To state that something is a mystery to you, or a mystery to mankind, often results in anxiety. It’s easier to reference a theory about it that you don’t have the capacity to understand than to say that you don’t know. In schools, students who respond that they “don’t know” receive a negative mark, even if the statement is true. Even if the answer is not known, you are at least supposed to report back the most fashionable theory that purports to provide an answer.
It’s easy to learn the jargon, but more difficult than most can muster to gain knowledge of the concepts that those terms purport to represent. It often develops that the jargon represents no valid knowledge, but is instead a gateway to one academic language cult or another. Also, many bodies of knowledge are useless without a broad context, because they only examine a given set of variables which are likely impacted by other factors. Knowledge of certain concepts in economics will be profoundly confused without corresponding knowledge of history, and knowledge of history is likely to be confusing without a knowledge of historical art & literature, and those are likely to be misleading without an understanding of religion, and so on and so forth.
The sheer challenge of becoming learned makes it impossible for most to gain general knowledge beyond the borders of their own nation, which would make a genuine ‘multicultural’ education ridiculous. To raise an educated ruler, it would be challenging enough to provide a brilliant youth with a general education of his own country, culture, religion, and those of neighboring states with which he’s likely to have some relations with.
To do the same with the entire world is not feasible, but politics charges the modern university with this responsibility, so the teachers compensate by creating the sense of an education with a mix of extreme detail and vapid generalization. This is excellent at inculcating pride, but not so good at transmitting useful knowledge.
Francis Begbie says
Great post, but it is not endemic to the left. You see this in the reactosphere all the time.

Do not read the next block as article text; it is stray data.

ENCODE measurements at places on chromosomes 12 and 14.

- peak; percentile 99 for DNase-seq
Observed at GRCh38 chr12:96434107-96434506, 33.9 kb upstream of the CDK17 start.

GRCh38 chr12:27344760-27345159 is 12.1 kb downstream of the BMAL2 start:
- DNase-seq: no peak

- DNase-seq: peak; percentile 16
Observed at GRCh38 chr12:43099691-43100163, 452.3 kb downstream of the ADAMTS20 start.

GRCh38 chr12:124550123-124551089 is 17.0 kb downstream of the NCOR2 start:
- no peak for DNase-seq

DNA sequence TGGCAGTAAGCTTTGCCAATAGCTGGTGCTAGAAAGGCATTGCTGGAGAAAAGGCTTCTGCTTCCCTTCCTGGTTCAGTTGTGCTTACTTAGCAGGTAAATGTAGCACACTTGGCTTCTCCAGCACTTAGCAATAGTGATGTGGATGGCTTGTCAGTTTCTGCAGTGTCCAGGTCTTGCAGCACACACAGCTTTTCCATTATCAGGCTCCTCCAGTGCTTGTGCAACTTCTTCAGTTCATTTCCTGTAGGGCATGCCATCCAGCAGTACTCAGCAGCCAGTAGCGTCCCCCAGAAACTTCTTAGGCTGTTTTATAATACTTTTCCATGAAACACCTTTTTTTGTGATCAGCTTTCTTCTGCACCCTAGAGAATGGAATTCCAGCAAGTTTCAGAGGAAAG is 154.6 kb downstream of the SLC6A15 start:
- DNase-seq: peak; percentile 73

http://www.xenosystems.net/ is just ridiculous.
I think Nick Land is consistently entertaining, but yes, it often turns up.
Peter Blood says
Before I looked at the comments my first reaction was, “He’s talking about the jargonny neo-reaction.”
If I see anything about “spergs” I automatically assume it’s about NRx.
Ricky Vaughn (@Ricky_Vaughn99) says
NRx can be very jargon-y. Gnon instead of just God irks me.
Do both mean exactly the same? I understand Gnon as a (non-existent) personification of totality of laws of nature.
Part of the reason Hemingway was (and in some circles, still is) so reviled in high society and academia was because he recognized the jargon game as just that, a means of showcasing status and position rather than creating meaningful, quality content.
Ricky Vaughn says
One of my favorite Hemingway quotes:
“Poor Faulkner. Does he really think big emotions come from big words? He thinks I don’t know the ten-dollar words. I know them all right. But there are older and simpler and better words, and those are the ones I use.”
I enjoyed Light in August but Faulkner does come across as a flyover guy trying to impress erudite East Coasters at times.
Peter Blood says
Orwell knew the score. One of his rules:
Never use a foreign phrase, a scientific word, or a jargon word if you can think of an everyday English equivalent.
I participated in a Hemingway book club a few years ago. We went through each of his major books month by month.
Peter Blood says
All his rules were good:
(i) Never use a metaphor, simile, or other figure of speech which you are used to seeing in print.
(ii) Never use a long word where a short one will do.
(iii) If it is possible to cut a word out, always cut it out.
(iv) Never use the passive where you can use the active.
(v) Never use a foreign phrase, a scientific word, or a jargon word if you can think of an everyday English equivalent.
(vi) Break any of these rules sooner than say anything outright barbarous.